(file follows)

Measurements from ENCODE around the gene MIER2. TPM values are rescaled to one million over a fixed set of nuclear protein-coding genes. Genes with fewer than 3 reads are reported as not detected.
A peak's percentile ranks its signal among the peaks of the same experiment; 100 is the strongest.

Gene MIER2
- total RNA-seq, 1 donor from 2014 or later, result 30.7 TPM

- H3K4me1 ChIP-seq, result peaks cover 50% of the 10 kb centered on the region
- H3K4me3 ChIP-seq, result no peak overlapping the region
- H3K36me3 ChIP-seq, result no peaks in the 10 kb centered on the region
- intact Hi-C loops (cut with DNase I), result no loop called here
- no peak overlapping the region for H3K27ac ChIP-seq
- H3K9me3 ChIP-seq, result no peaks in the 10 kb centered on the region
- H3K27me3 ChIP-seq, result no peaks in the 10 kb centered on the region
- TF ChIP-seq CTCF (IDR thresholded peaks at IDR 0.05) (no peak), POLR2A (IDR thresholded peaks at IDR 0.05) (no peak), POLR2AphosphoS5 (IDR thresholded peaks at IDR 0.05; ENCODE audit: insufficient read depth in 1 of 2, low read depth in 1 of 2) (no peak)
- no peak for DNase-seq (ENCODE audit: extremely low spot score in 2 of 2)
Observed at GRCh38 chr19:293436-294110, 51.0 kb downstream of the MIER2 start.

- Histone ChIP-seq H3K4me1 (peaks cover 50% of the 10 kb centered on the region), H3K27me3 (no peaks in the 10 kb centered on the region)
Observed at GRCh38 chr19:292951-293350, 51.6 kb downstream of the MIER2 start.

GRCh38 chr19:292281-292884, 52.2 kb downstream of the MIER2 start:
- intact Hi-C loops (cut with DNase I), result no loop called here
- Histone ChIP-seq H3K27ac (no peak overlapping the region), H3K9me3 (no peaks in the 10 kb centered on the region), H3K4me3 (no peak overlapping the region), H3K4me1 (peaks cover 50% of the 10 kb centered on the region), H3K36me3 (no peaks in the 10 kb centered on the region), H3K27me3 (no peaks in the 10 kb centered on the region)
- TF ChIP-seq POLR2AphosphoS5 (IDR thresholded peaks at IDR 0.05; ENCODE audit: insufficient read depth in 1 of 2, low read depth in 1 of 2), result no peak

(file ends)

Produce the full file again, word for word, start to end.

Measurements from ENCODE around the gene MIER2. TPM values are rescaled to one million over a fixed set of nuclear protein-coding genes. Genes with fewer than 3 reads are reported as not detected.
A peak's percentile ranks its signal among the peaks of the same experiment; 100 is the strongest.

Gene MIER2
- total RNA-seq, 1 donor from 2014 or later, result 30.7 TPM

- H3K4me1 ChIP-seq, result peaks cover 50% of the 10 kb centered on the region
- H3K4me3 ChIP-seq, result no peak overlapping the region
- H3K36me3 ChIP-seq, result no peaks in the 10 kb centered on the region
- intact Hi-C loops (cut with DNase I), result no loop called here
- no peak overlapping the region for H3K27ac ChIP-seq
- H3K9me3 ChIP-seq, result no peaks in the 10 kb centered on the region
- H3K27me3 ChIP-seq, result no peaks in the 10 kb centered on the region
- TF ChIP-seq CTCF (IDR thresholded peaks at IDR 0.05) (no peak), POLR2A (IDR thresholded peaks at IDR 0.05) (no peak), POLR2AphosphoS5 (IDR thresholded peaks at IDR 0.05; ENCODE audit: insufficient read depth in 1 of 2, low read depth in 1 of 2) (no peak)
- no peak for DNase-seq (ENCODE audit: extremely low spot score in 2 of 2)
Observed at GRCh38 chr19:293436-294110, 51.0 kb downstream of the MIER2 start.

- Histone ChIP-seq H3K4me1 (peaks cover 50% of the 10 kb centered on the region), H3K27me3 (no peaks in the 10 kb centered on the region)
Observed at GRCh38 chr19:292951-293350, 51.6 kb downstream of the MIER2 start.

GRCh38 chr19:292281-292884, 52.2 kb downstream of the MIER2 start:
- intact Hi-C loops (cut with DNase I), result no loop called here
- Histone ChIP-seq H3K27ac (no peak overlapping the region), H3K9me3 (no peaks in the 10 kb centered on the region), H3K4me3 (no peak overlapping the region), H3K4me1 (peaks cover 50% of the 10 kb centered on the region), H3K36me3 (no peaks in the 10 kb centered on the region), H3K27me3 (no peaks in the 10 kb centered on the region)
- TF ChIP-seq POLR2AphosphoS5 (IDR thresholded peaks at IDR 0.05; ENCODE audit: insufficient read depth in 1 of 2, low read depth in 1 of 2), result no peak